Cursive is dead. Long live cursive.
Just over a year ago, we published an article asking if cursive handwriting is still relevant in today’s educational system. In it, one of the rationales cited was so that students could read historical documents and, as our company’s resident expert in history, that got me thinking about what kind of cursive we actually need.
But first, I think we should have a bit of background. One of the (many) criticisms of the Common Core State Standards is its omission of explicit standards on learning cursive handwriting. In a very real sense, this is representative of us moving away from handwritten communication and the ubiquity of our digital communication tools. Email, text messaging, Facebook, Twitter, Instagram, and YouTube all lack cursive as a necessary part of their use. Cursive is not a significant part of our daily experience any longer. Hand written has become a descriptor for an inferior resume or a quickly scrawled note. At best, it is used to describe an archaic and anachronistic treat received in the mail. Pen-wielding robots are often deployed to fool us into thinking a message was hand written!
Some people see the lack of cursive in the standards as a travesty of the highest order. Tennessee, for example, has adopted additional standards mandating cursive handwriting. Others interpret it as an idea whose time is past due. Hours spent pursuing an archaic form of writing could be better utilized learning how to express ideas more clearly or reading more critically. There is some neuroscience research that shows both children and adults learn language better when writing characters in lieu of typing them. Fair warning, the article is in French, but the gist of it is that in drawing the picture of foreign symbols, both adults and children retain the meaning of those symbols more effectively. So while physical writing is important, this kind of learning is accomplished with printing letters and does not really have anything to do with cursive, despite coming up quite often in the debate.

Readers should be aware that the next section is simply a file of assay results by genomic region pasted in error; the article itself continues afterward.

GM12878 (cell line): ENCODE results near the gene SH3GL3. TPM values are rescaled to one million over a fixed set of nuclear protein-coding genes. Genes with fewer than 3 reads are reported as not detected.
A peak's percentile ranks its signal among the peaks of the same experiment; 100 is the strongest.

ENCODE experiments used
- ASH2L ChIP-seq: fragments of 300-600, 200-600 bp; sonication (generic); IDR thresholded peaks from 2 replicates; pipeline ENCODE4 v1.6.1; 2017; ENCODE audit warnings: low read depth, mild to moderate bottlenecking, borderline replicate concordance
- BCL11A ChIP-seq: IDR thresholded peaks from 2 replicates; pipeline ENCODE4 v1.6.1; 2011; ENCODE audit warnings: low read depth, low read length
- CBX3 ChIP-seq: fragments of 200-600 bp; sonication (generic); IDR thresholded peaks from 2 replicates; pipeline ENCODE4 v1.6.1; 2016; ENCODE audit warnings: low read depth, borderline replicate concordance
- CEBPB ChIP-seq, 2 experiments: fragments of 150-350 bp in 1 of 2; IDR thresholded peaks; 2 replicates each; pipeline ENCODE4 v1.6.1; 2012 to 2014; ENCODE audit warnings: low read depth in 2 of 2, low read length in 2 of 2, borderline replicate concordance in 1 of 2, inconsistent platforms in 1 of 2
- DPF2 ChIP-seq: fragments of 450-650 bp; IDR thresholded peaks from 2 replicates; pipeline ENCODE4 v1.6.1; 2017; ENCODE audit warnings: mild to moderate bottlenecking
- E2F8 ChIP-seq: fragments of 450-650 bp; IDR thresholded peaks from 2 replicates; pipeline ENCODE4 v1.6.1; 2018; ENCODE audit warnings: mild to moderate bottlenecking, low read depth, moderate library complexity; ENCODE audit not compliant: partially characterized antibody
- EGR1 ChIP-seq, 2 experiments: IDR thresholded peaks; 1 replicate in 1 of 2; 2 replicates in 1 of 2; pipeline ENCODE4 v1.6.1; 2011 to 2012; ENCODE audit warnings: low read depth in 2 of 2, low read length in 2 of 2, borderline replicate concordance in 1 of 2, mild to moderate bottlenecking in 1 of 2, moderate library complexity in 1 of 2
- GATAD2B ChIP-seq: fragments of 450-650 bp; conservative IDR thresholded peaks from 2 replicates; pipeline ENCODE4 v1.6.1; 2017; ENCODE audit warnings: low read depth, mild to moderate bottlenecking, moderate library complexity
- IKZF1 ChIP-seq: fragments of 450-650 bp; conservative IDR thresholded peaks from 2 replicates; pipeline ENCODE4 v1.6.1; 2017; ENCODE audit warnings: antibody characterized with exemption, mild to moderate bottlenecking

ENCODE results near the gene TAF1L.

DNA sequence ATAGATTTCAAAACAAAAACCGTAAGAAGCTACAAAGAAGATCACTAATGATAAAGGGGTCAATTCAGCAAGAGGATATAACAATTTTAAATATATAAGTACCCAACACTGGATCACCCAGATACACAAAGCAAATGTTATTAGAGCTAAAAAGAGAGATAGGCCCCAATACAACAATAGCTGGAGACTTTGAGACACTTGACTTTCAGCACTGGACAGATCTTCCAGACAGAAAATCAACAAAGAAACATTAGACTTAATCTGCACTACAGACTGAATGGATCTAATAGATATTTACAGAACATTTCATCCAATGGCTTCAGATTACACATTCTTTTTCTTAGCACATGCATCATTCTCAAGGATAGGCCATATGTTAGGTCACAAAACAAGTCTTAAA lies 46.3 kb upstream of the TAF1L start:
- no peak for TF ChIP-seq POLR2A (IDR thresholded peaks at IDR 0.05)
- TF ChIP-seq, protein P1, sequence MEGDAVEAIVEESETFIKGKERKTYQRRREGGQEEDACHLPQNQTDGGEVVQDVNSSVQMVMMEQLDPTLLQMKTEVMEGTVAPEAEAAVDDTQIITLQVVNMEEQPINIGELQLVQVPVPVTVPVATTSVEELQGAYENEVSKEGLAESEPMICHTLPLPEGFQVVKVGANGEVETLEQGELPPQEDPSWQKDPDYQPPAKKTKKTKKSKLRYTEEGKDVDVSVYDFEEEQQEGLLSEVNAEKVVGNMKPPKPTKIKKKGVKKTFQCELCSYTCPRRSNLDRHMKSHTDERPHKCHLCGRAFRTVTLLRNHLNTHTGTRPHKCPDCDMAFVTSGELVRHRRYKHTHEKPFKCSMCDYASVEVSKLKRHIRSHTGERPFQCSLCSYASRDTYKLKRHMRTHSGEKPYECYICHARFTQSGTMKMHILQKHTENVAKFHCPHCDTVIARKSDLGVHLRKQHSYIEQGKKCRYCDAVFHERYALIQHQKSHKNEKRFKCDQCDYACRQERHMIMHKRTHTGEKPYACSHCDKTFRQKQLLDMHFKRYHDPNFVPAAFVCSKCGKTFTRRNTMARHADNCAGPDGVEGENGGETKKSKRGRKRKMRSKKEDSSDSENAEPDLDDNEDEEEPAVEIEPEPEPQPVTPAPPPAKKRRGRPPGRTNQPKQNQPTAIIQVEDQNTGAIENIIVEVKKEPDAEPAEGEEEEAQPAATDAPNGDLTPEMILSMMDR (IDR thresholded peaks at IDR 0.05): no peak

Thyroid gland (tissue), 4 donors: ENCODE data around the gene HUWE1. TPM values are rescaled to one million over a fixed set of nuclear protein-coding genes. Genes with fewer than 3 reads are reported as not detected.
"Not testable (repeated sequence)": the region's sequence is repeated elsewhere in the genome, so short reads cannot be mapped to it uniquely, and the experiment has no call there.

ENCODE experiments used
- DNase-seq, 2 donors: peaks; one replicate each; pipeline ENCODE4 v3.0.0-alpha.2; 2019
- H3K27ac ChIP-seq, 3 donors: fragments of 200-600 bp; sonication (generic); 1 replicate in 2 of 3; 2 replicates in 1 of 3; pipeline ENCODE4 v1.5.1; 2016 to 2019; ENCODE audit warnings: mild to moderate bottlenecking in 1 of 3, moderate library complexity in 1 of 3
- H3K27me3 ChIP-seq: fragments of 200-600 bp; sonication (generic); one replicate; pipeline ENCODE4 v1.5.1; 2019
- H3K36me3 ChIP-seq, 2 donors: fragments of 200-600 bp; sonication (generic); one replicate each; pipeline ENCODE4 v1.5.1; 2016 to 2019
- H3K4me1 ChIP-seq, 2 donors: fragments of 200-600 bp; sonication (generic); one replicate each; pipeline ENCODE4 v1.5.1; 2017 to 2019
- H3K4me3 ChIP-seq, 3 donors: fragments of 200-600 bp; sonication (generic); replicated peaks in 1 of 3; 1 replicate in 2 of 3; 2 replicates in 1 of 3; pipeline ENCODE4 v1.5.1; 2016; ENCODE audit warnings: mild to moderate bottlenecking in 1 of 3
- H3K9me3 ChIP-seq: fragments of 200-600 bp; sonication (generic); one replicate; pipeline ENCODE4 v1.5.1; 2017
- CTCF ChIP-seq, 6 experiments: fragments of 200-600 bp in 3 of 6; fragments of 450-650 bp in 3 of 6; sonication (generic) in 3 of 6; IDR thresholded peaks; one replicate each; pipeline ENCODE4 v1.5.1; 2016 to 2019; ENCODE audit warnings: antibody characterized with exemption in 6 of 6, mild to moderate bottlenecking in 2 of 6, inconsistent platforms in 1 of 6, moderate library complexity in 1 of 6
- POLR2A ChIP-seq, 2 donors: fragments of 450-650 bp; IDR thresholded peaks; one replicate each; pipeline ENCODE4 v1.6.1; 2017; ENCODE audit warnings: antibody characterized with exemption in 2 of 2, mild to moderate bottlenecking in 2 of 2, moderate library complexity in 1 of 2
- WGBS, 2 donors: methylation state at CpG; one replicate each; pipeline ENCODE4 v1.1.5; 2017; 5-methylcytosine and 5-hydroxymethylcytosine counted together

Neither side is entirely wrong, nor is the debate likely to end soon. In fact, the most compelling reason for me was that historical documents become incomprehensible without a working knowledge of cursive. This is mostly true. However, I would like to propose a radically different idea for solving that problem: Cursive taught as a foreign language. More specifically, like Latin and other dead languages. When learning Latin, as I did in college, effectively no time was spent on learning how to speak the language. This makes eminent sense as, unless you happen to fall into a Doctor Who episode, you aren’t likely to have any ancient Romans to speak with. Even when Latin was a not-quite-dead language, being used as the Lingua Franca of European intellectuals in the Middle Ages, it was largely a matter of written communication. Likewise, as cursive becomes less of a regular mode of producing writing and more of a style of writing that we read in old documents, we should be learning to use it as such.